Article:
Why Documentation is important


When we hired a remote worker for the White Water Writer’s project we committed to never having a spoken conversation.  It was a sensible move and it made the whole system better.

Because we had made that commitment we were forced to really think about plans before we made them, and to give instruction and training in a clear systematic way.   Processes were written, example emails were written, and I also made screencasts of the most difficult parts of the process.

Occasionally a clarification would be needed, but rarely. Our first worker followed the process for the core activities and pursued her own initiative on lots of others.

Here’s the interesting bit. Eventually that person left for a full time job and we recruited a different person, who is also excellent.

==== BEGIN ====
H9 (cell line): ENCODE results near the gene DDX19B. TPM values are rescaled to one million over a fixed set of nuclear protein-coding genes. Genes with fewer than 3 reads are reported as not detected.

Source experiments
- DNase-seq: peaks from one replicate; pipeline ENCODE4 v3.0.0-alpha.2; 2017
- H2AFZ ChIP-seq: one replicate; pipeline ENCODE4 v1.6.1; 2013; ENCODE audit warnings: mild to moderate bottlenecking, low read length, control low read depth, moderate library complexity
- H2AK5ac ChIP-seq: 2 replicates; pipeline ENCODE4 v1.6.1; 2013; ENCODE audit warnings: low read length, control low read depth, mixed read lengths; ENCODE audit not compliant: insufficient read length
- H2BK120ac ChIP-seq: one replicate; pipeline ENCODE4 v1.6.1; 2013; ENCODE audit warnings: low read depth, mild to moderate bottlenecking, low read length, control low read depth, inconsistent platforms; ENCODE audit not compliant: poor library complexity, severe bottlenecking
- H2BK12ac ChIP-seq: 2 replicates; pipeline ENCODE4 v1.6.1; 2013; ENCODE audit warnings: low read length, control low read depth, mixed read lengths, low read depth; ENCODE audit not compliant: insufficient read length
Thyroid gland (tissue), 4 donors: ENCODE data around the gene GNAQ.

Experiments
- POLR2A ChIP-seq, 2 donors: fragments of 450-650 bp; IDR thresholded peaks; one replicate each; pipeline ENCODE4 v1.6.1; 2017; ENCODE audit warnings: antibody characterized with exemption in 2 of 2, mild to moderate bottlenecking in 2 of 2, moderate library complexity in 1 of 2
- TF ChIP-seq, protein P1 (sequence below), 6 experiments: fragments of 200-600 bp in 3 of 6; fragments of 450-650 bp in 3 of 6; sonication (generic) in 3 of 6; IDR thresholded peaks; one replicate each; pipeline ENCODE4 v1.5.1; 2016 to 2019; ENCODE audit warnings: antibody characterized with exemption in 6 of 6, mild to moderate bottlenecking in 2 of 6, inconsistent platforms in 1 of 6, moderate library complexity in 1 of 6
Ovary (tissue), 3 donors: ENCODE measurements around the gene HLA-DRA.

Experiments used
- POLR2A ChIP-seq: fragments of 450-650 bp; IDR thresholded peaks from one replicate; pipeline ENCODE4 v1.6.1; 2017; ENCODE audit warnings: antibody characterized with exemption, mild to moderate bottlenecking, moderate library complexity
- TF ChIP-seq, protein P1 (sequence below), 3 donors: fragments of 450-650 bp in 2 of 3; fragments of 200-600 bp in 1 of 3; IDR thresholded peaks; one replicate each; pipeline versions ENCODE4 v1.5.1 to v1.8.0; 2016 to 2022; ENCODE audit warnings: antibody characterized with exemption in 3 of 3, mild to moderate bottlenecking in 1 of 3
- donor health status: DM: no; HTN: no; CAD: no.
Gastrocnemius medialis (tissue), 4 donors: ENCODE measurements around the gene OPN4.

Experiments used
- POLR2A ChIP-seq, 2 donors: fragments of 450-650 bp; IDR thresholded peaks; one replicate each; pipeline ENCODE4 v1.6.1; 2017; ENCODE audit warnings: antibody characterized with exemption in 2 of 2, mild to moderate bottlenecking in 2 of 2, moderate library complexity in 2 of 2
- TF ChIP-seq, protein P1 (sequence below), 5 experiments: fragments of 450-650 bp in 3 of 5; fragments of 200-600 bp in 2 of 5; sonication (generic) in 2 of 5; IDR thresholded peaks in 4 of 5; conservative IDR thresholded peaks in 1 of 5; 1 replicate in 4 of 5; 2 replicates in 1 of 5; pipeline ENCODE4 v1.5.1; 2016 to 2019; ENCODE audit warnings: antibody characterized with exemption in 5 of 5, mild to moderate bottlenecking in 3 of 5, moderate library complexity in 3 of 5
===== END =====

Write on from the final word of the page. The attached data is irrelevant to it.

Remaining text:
Bringing that second person up to speed took a grand total of 20 minutes of my time. Most of that was the finding out about her and the ways she liked to work. The rest ‘Here is the process we use, it has links to the screencasts, the logins are in this file.’

And because we had been quite so careful about documenting, and clarifying and putting instructions on blogs and wikis rather than emails and messages, the new VA was producing (excellent) work with a startlingly low level of support. (It obviously took longer than 20 minutes for her to go through the processes and documents, but not that long).

We should be clear – our remote workers have the authority to change the instructions, or do things differently, and that’s normally for a good reason.  The wiki instructions that have been rewritten by three people are definitely better than the ones I wrote originally.

Making that first decision has given us a great many benefits – and I’m hoping that there are more to come – we’ll be adding staff in the near future and I suspect they will welcome the clear processes that they are going to find.